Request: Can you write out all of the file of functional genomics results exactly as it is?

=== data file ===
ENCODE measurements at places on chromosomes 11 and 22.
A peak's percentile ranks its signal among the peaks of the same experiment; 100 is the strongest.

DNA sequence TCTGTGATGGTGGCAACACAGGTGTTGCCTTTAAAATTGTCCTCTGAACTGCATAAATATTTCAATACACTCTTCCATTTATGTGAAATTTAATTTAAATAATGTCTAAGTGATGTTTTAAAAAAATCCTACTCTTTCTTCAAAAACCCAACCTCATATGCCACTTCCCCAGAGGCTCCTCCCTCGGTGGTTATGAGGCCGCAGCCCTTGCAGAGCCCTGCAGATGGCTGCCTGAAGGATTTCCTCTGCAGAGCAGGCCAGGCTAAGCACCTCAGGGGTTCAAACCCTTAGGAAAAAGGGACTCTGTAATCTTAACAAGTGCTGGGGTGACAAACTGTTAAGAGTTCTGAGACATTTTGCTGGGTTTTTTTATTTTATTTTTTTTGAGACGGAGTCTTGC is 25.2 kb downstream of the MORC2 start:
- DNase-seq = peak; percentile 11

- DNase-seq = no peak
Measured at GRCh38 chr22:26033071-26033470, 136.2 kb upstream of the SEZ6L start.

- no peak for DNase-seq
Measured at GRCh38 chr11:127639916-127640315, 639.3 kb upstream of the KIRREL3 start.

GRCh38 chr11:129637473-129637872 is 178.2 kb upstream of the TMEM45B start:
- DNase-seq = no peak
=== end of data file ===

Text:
ENCODE measurements at places on chromosomes 11 and 22.
A peak's percentile ranks its signal among the peaks of the same experiment; 100 is the strongest.

DNA sequence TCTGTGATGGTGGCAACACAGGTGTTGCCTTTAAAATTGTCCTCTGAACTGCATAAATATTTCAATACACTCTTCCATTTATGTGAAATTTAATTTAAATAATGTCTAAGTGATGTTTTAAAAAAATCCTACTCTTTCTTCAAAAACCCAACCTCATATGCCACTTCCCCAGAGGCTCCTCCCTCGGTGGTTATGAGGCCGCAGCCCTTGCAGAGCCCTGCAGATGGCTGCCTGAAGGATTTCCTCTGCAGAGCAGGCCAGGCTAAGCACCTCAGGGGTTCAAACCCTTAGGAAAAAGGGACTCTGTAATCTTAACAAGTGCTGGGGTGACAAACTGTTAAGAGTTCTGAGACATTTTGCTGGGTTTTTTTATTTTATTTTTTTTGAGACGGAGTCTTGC is 25.2 kb downstream of the MORC2 start:
- DNase-seq = peak; percentile 11

- DNase-seq = no peak
Measured at GRCh38 chr22:26033071-26033470, 136.2 kb upstream of the SEZ6L start.

- no peak for DNase-seq
Measured at GRCh38 chr11:127639916-127640315, 639.3 kb upstream of the KIRREL3 start.

GRCh38 chr11:129637473-129637872 is 178.2 kb upstream of the TMEM45B start:
- DNase-seq = no peak